- For starting pitchers, feel free to be more selective when sitting them (even elite SP) in the first month of the season (starting at Yankee Stadium, for example), because you can often make up these innings throughout the season. Tracking between 1,250 and 1,800 innings projected is a good barometer
- Throw as many of your total innings (1,500 max) as you can with your relievers because the average point per inning of a reliever is much higher than the average for starting pitchers. At a minimum, you want to target 325 innings with your bullpen (most full time relievers throw about 65 innings per season, so 65 x 5 RP slots). Rostering and cycling more than five relievers will help you maximize your overall points per inning pitched in FanGraphs and SABR points leagues
- In 2017, the top 60 starting pitchers (overall FGPTS) averaged 177 innings each. If throwing 325 innings with your bullpen (aim higher), you’ll need at least seven starting pitchers to throw all the innings outside of your bullpen. Odds are you will actually use 10-12 different SP over the course of a full season
- For elite relievers, pay attention to bullpen usage rates – managers generally do not pitch their relievers four days in a row and you can often “guess correctly” which relievers to sit on this information alone. When in doubt, leave your best relievers active in your rotation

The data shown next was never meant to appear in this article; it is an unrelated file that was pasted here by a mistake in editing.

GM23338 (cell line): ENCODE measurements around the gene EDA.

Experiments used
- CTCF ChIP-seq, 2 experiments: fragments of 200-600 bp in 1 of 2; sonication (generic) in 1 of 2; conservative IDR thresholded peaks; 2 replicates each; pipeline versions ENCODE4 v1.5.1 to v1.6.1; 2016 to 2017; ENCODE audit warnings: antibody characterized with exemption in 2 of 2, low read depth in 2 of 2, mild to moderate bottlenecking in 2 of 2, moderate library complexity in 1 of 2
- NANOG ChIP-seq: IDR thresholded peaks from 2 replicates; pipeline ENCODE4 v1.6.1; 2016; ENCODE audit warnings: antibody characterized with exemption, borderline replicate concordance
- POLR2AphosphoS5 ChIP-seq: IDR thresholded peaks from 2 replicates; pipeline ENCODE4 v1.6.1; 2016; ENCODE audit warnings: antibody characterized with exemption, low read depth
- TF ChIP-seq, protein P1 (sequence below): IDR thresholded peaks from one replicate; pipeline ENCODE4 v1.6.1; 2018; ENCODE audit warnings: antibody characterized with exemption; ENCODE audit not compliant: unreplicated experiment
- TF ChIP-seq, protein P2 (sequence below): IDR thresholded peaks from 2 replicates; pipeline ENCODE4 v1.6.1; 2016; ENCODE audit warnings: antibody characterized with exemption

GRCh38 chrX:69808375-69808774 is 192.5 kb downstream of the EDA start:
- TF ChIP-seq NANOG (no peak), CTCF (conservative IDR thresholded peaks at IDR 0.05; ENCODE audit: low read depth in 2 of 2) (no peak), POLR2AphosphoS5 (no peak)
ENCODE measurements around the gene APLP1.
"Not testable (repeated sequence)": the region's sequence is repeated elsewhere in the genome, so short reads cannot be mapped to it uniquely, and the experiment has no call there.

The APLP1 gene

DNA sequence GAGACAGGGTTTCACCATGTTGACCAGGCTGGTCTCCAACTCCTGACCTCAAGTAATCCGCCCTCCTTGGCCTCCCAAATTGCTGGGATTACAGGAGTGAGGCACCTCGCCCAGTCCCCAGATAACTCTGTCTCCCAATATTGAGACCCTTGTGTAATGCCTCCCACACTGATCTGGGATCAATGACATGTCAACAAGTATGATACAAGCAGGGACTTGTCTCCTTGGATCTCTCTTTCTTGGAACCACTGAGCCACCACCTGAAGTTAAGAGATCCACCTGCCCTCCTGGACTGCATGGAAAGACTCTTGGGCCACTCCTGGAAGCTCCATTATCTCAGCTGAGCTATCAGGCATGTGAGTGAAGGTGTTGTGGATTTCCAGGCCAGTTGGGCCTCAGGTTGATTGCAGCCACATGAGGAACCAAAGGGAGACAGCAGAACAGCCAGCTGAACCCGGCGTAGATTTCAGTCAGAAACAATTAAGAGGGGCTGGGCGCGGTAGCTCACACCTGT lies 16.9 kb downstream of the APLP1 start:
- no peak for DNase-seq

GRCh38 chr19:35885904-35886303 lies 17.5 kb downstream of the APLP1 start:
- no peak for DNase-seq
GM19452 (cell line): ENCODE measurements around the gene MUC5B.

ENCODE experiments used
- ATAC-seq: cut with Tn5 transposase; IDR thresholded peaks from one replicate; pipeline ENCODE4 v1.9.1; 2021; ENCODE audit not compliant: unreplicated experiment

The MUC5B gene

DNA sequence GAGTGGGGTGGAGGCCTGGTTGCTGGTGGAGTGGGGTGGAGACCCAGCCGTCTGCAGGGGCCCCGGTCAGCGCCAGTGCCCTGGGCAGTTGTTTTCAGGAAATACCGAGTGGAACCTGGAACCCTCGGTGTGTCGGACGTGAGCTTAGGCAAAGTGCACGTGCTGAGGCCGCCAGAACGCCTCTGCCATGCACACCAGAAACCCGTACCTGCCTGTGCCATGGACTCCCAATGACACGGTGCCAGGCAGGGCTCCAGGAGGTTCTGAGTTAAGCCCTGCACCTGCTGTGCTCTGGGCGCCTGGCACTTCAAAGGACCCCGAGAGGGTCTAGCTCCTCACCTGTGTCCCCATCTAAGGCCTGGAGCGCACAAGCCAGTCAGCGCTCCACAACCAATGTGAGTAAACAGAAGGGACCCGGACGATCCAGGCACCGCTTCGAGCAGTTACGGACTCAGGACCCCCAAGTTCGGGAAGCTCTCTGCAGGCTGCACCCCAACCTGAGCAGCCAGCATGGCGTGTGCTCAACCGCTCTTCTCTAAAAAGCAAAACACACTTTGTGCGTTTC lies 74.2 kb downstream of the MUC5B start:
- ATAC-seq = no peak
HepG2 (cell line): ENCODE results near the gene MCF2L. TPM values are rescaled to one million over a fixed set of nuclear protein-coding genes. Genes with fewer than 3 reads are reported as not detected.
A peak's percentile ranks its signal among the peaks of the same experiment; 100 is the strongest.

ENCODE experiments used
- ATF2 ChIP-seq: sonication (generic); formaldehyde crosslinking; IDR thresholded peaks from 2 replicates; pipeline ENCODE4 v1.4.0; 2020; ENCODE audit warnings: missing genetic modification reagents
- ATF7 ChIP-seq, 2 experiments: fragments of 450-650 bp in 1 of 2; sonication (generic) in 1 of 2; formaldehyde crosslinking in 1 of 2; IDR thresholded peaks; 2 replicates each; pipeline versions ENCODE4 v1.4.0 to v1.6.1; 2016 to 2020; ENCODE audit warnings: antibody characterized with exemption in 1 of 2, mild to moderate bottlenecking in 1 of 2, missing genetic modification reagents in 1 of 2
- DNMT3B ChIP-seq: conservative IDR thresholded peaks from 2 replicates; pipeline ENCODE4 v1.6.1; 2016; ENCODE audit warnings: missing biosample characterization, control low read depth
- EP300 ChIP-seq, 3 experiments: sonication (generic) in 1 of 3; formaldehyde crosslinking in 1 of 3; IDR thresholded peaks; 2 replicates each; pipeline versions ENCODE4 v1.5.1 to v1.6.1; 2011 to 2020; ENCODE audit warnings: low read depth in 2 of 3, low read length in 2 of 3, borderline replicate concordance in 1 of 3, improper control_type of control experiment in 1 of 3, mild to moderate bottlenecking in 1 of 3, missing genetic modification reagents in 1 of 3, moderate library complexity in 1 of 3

- For elite hitters, play them every day while healthy, even in tough matchups, early in the season. It’s better to play an elite hitter against an elite pitcher than it is to play an injury replacement for that player later in the season against a mediocre pitcher
- Prioritize playing hitters in specific lineup slots (SS, 2B, OF, for example) over flex positions like MI and DH on off days when fewer MLB teams are active. For instance, on a day when only four of your outfielders are active, make sure to play them all in an OF slot instead of using the DH slot since the DH slot can be filled by any player during the season (thus easier to meet the game cap that OF). Likewise, make sure your best players are active in the hardest spots to fill. For instance, if you own both Carlos Correa and Addison Russell, play Correa at SS whenever possible (using Russell at MI).
- In non-H2H leagues, the catcher position allows for two slots but still caps the position at 162 games overall. Some owners will roster and play two catchers as often as possible early in the season so they can cut one catcher when they hit the cap and utilize that roster spot for another player. Other owners will do the opposite, conservatively playing matchups early in the season, knowing they can more easily make up catcher games than any other offensive position.
- It is very common for owners to platoon hitters at various positions (most commonly at OF and 1B), but in general owners are more optimistic about their ability to maximize this strategy than what actually occurs during the season. Try not to overthink it too much!
Hopefully these small tips will help give you the edge you need this season to inch your way up the standings. Are there other roster strategies you use to get ahead? Feel free to discuss in the comments.
Trey is a 20+ year fantasy veteran and an early adopter of Ottoneu fantasy sports. He currently administers the Ottoneu community, a network of ~1,200 fantasy baseball and football fans talking sports daily. More resources here: http://community.ottoneu.com